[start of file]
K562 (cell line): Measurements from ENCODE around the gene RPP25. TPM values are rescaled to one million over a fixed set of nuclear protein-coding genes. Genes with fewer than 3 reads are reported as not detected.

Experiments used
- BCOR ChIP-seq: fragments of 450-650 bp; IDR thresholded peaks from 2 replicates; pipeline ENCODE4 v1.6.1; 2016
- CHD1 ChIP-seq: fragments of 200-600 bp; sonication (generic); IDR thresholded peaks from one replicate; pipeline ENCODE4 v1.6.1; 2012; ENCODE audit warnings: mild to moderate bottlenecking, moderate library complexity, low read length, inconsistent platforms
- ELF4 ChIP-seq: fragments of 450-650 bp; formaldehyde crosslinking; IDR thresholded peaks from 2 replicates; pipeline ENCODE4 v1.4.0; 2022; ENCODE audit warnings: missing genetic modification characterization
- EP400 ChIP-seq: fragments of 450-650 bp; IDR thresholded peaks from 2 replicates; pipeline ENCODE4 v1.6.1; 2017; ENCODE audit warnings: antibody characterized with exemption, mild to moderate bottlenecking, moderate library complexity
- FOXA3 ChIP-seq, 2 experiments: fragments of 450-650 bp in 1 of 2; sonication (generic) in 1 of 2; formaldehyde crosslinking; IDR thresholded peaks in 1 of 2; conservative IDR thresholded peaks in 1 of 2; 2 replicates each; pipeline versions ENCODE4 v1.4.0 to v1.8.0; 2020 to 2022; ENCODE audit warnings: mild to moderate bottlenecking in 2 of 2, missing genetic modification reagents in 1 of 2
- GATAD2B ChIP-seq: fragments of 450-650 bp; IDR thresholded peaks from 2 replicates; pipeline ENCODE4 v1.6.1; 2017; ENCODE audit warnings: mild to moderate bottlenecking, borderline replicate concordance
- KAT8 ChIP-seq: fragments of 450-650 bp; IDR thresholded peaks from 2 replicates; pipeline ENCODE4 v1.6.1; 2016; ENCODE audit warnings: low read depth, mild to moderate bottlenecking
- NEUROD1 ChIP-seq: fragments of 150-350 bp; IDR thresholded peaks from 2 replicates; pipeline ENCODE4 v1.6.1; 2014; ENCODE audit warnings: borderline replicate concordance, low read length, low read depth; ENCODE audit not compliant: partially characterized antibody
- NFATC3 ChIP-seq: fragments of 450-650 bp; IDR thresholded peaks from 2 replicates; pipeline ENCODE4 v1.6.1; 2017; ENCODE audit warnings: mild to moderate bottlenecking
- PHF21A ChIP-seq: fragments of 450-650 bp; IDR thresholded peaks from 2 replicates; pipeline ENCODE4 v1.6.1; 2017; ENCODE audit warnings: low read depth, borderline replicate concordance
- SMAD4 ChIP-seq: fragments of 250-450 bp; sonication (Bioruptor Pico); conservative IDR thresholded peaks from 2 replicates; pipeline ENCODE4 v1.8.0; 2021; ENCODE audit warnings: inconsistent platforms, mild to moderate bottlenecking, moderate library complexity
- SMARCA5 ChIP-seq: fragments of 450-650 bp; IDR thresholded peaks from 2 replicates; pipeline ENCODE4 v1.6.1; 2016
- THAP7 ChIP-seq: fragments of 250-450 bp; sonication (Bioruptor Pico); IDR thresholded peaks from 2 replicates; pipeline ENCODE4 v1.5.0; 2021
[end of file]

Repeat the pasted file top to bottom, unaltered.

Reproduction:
K562 (cell line): Measurements from ENCODE around the gene RPP25. TPM values are rescaled to one million over a fixed set of nuclear protein-coding genes. Genes with fewer than 3 reads are reported as not detected.

Experiments used
- BCOR ChIP-seq: fragments of 450-650 bp; IDR thresholded peaks from 2 replicates; pipeline ENCODE4 v1.6.1; 2016
- CHD1 ChIP-seq: fragments of 200-600 bp; sonication (generic); IDR thresholded peaks from one replicate; pipeline ENCODE4 v1.6.1; 2012; ENCODE audit warnings: mild to moderate bottlenecking, moderate library complexity, low read length, inconsistent platforms
- ELF4 ChIP-seq: fragments of 450-650 bp; formaldehyde crosslinking; IDR thresholded peaks from 2 replicates; pipeline ENCODE4 v1.4.0; 2022; ENCODE audit warnings: missing genetic modification characterization
- EP400 ChIP-seq: fragments of 450-650 bp; IDR thresholded peaks from 2 replicates; pipeline ENCODE4 v1.6.1; 2017; ENCODE audit warnings: antibody characterized with exemption, mild to moderate bottlenecking, moderate library complexity
- FOXA3 ChIP-seq, 2 experiments: fragments of 450-650 bp in 1 of 2; sonication (generic) in 1 of 2; formaldehyde crosslinking; IDR thresholded peaks in 1 of 2; conservative IDR thresholded peaks in 1 of 2; 2 replicates each; pipeline versions ENCODE4 v1.4.0 to v1.8.0; 2020 to 2022; ENCODE audit warnings: mild to moderate bottlenecking in 2 of 2, missing genetic modification reagents in 1 of 2
- GATAD2B ChIP-seq: fragments of 450-650 bp; IDR thresholded peaks from 2 replicates; pipeline ENCODE4 v1.6.1; 2017; ENCODE audit warnings: mild to moderate bottlenecking, borderline replicate concordance
- KAT8 ChIP-seq: fragments of 450-650 bp; IDR thresholded peaks from 2 replicates; pipeline ENCODE4 v1.6.1; 2016; ENCODE audit warnings: low read depth, mild to moderate bottlenecking
- NEUROD1 ChIP-seq: fragments of 150-350 bp; IDR thresholded peaks from 2 replicates; pipeline ENCODE4 v1.6.1; 2014; ENCODE audit warnings: borderline replicate concordance, low read length, low read depth; ENCODE audit not compliant: partially characterized antibody
- NFATC3 ChIP-seq: fragments of 450-650 bp; IDR thresholded peaks from 2 replicates; pipeline ENCODE4 v1.6.1; 2017; ENCODE audit warnings: mild to moderate bottlenecking
- PHF21A ChIP-seq: fragments of 450-650 bp; IDR thresholded peaks from 2 replicates; pipeline ENCODE4 v1.6.1; 2017; ENCODE audit warnings: low read depth, borderline replicate concordance
- SMAD4 ChIP-seq: fragments of 250-450 bp; sonication (Bioruptor Pico); conservative IDR thresholded peaks from 2 replicates; pipeline ENCODE4 v1.8.0; 2021; ENCODE audit warnings: inconsistent platforms, mild to moderate bottlenecking, moderate library complexity
- SMARCA5 ChIP-seq: fragments of 450-650 bp; IDR thresholded peaks from 2 replicates; pipeline ENCODE4 v1.6.1; 2016
- THAP7 ChIP-seq: fragments of 250-450 bp; sonication (Bioruptor Pico); IDR thresholded peaks from 2 replicates; pipeline ENCODE4 v1.5.0; 2021